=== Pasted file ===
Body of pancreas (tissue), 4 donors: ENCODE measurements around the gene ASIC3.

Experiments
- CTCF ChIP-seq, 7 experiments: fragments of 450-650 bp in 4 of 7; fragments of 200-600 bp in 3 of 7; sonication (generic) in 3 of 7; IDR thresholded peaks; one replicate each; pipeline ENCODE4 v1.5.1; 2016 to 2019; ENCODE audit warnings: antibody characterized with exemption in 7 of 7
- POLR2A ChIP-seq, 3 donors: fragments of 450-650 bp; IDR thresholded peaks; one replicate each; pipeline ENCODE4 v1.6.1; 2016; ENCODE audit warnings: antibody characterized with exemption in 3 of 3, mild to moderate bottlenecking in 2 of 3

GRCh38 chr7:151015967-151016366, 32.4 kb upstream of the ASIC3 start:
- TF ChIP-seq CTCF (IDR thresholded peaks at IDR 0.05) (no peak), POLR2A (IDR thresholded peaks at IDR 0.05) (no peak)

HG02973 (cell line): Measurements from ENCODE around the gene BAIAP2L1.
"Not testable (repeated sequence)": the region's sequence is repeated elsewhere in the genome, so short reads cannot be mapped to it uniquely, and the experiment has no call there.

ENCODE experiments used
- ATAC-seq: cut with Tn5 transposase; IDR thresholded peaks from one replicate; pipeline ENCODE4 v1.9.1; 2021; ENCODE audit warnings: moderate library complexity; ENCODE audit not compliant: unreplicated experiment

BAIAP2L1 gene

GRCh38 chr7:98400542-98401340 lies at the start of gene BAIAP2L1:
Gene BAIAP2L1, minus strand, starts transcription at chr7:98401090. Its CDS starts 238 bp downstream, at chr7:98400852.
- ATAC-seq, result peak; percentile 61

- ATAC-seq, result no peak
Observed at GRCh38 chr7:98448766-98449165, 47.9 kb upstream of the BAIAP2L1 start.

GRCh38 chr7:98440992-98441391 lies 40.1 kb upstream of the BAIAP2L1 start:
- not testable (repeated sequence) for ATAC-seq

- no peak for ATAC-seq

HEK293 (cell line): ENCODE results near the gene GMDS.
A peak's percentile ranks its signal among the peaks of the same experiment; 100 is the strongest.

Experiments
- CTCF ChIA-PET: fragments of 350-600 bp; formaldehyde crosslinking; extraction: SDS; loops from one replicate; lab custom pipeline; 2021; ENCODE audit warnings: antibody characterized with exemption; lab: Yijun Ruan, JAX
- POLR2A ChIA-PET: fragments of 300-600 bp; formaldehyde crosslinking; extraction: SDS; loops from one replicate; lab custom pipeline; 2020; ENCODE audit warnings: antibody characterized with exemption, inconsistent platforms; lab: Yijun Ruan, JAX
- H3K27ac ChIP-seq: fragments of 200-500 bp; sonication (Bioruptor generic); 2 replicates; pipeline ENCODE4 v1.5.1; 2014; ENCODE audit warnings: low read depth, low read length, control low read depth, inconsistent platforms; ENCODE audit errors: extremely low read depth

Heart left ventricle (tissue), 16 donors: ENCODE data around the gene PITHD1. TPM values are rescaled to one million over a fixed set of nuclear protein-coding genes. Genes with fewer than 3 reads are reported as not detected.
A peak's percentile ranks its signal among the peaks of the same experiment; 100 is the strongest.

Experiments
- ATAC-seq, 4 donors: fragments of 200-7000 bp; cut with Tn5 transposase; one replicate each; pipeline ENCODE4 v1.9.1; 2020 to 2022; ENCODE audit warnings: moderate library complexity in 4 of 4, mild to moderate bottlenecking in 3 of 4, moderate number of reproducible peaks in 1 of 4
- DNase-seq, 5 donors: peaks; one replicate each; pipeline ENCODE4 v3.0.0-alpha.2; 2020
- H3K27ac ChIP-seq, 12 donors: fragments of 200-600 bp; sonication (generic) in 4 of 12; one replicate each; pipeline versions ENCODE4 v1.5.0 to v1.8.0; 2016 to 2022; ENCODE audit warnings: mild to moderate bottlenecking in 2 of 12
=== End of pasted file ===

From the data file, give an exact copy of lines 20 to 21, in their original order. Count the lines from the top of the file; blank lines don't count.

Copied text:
HEK293 (cell line): ENCODE results near the gene GMDS.
A peak's percentile ranks its signal among the peaks of the same experiment; 100 is the strongest.